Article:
Hundreds of demonstrators gathered in Chicago’s Chinatown on Saturday for a rally to denounce anti-Asian racism and violence, which has increased over the last year across the United States. The “Stop Asian Hate” rally was one of many held in cities coast-to-coast last week in the wake of the mass shootings in Atlanta, in which a white gunman targeted spas and killed eight people—including six women of Asian descent.
Attendees in the intergenerational crowd of Asian Americans and community allies held up signs with messages such as “We protect us,” “We are not a virus,” and “Not your model minority.” They filled Chinatown Square, spilling onto the staircases and balconies of the outdoor mall as organizers took the stage to speak in English, Cantonese and Mandarin. Joining them were local officials including Ald. Byron Sigcho-Lopez, 25th. and Cook County Board President Toni Preckwinkle, who categorized the Atlanta shootings as an act of both racism and misogyny.
The rally was organized by the Coalition for a Better Chinese American Community (CBCAC) and the Chinatown Security Foundation, a neighborhood watch group that came together after two Asian men were fatally shot in an attempted robbery at a Chinatown parking lot last February. Nearly 100 local groups showed up in solidarity, including representatives from Pakistani and Thai communities.
“We must take this moment and push forward for progress,” Grace Chan McKibben, executive director of CBCAC, said.
One of the most-applauded speakers was Sigcho-Lopez, who noted that Chicago’s Chinatown — located in his ward — is one of the few in the country that continues to grow. The alderman also named the root of the attacks against Asians, saying, “We all should not only condemn racism, but we also have to condemn and denounce white supremacy, wherever it is.”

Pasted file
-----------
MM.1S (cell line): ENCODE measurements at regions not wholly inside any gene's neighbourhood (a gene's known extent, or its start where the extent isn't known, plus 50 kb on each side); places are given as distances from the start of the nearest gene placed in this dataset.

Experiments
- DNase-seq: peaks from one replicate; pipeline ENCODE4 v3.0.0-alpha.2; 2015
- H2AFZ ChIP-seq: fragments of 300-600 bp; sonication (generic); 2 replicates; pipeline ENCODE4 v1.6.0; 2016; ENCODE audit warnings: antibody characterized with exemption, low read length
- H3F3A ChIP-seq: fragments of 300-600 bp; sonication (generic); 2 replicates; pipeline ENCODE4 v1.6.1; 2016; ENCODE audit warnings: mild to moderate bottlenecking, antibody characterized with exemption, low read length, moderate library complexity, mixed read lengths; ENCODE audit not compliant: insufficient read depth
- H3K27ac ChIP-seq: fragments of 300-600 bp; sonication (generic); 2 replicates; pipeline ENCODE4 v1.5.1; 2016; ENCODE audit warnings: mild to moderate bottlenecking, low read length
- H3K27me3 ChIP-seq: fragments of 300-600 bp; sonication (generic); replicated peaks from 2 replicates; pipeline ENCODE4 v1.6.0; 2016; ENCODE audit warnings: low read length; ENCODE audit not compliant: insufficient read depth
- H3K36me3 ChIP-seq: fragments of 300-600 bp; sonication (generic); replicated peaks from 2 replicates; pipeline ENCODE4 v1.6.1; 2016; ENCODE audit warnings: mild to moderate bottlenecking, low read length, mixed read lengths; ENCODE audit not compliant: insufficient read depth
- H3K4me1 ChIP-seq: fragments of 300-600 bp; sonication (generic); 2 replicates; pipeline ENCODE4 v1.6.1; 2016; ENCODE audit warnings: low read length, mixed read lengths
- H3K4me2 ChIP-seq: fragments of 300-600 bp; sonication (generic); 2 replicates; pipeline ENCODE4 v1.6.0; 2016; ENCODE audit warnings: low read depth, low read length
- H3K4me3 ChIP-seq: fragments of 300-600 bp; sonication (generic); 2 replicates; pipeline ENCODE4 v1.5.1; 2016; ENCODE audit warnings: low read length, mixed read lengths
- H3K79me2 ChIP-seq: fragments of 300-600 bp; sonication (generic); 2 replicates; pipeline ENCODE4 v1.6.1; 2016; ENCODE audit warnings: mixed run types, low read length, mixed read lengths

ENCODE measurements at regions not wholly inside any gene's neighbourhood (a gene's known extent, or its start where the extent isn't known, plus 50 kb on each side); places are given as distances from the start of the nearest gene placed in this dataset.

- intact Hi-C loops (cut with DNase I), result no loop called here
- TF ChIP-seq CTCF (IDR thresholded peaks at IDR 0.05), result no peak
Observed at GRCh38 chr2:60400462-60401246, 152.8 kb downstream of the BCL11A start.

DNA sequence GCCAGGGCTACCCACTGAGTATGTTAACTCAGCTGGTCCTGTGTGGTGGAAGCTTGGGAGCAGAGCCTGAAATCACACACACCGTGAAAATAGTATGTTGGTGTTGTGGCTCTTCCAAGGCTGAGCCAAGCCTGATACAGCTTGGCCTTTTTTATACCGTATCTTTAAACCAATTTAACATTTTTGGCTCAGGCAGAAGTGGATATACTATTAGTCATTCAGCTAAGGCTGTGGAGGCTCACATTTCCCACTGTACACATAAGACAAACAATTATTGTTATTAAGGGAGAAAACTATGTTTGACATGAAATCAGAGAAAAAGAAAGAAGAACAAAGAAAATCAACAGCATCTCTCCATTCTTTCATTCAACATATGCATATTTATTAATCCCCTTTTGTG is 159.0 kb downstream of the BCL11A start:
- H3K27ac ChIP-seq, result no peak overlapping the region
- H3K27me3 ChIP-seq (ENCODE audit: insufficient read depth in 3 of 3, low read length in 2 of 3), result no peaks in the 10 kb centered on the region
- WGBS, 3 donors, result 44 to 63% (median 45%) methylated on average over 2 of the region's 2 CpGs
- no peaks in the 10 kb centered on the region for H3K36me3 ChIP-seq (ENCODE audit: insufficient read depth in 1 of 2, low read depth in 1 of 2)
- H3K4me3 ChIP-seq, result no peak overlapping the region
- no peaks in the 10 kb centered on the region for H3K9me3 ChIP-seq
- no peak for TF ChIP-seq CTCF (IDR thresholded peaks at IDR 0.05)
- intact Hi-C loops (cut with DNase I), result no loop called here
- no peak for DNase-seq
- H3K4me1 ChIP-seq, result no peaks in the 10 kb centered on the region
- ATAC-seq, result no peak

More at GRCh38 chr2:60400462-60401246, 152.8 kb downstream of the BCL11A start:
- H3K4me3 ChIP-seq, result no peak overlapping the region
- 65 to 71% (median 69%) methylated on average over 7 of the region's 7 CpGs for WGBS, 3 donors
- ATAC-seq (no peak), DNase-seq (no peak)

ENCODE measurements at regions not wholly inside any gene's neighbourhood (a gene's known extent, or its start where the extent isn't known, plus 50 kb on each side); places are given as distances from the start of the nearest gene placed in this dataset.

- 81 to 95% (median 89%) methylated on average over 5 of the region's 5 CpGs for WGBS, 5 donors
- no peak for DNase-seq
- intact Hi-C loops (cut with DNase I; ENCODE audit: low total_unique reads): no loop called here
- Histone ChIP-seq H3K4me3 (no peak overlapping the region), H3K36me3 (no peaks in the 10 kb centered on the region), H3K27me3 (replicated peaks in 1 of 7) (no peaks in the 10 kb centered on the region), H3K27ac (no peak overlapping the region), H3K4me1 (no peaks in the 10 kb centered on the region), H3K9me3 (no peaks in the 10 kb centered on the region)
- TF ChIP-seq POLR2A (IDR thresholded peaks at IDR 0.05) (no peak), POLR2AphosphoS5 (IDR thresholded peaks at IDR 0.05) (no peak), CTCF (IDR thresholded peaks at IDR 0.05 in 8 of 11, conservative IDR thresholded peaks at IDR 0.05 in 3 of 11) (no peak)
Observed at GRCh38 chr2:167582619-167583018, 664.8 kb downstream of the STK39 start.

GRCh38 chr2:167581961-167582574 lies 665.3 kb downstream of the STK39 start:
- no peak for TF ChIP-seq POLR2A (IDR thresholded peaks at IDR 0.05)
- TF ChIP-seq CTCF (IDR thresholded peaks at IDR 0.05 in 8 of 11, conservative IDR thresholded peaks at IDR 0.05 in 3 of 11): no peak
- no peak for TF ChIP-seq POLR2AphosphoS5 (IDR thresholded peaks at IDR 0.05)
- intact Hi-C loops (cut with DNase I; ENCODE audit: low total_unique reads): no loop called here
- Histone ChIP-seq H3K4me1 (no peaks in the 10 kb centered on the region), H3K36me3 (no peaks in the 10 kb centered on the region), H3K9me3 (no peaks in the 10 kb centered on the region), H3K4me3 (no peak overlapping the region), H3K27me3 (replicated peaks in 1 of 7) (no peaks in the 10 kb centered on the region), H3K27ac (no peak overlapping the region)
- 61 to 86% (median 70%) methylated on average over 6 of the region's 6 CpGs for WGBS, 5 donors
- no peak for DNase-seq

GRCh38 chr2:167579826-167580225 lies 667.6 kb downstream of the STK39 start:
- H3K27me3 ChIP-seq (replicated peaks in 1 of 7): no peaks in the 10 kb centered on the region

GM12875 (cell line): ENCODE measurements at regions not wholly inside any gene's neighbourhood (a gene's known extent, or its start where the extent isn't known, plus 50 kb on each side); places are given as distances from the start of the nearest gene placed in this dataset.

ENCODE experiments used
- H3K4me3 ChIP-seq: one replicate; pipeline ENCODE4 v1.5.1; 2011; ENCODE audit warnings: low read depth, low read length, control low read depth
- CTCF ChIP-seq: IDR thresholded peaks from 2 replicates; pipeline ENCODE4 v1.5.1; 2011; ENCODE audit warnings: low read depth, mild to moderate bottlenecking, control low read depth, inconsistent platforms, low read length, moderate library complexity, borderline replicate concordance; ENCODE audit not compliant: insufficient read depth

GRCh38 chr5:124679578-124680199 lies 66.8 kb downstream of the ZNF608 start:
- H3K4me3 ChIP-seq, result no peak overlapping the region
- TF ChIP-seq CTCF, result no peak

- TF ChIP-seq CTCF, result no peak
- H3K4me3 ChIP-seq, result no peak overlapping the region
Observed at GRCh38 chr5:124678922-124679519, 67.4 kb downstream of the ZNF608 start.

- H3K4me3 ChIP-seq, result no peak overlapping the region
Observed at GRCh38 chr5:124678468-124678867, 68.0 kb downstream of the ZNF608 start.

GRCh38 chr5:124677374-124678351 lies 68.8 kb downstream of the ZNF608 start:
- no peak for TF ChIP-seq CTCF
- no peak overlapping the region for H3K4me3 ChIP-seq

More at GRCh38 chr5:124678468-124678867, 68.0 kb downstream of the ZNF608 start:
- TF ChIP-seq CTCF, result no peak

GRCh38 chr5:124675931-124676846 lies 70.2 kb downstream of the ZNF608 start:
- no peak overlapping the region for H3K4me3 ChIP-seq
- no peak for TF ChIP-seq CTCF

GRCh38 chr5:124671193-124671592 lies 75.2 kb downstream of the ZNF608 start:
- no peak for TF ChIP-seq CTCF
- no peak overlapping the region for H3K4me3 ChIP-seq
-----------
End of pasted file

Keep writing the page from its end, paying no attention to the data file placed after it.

Community leaders also shared five demands for action: increase public safety and safety education in Chinatown; take anti-Asian hate crimes seriously; launch a website for people to report anti-Asian hate crimes; fund Asian American organizations that prioritize the wellbeing of senior citizens; and pass the Teaching Equitable Asian American Community History (TEAACH) Act, which would ensure that Asian American history is taught in Illinois public schools.
Notably, the rally was also organized in collaboration with law enforcement; Commander Don Jerome from the 9th district was among the speakers, and police officers stood at the edges of the square.
Along with cities including San Francisco and New York City, Chicago increased police presence in predominantly Asian neighborhoods after the Atlanta shootings. Many people, including members of the Chinatown Security Foundation, support working with law enforcement to combat anti-Asian hate crimes. CSF president Chris Huang has specifically called for more Chinese-speaking police officers in the neighborhood as well as more security cameras.
But policing remains a highly contentious topic, with opinions among the Asian community largely split along generational lines. Many advocates of police reform or abolition argue that policing is itself a cause of violence, particularly against migrants, sex workers, and other marginalized communities.
Chan McKibben told Borderless Magazine that while she views increased policing as a short-term solution to violence against Asians, true progress can occur only with structural changes such as investment in education, mental health services, and more generally, the infrastructure and economies of AAPI communities.
Borderless Magazine’s engagement reporter Diane Bou Khalil spoke with Chan McKibben to learn more about the aims of Saturday’s rally.
View this post on Instagram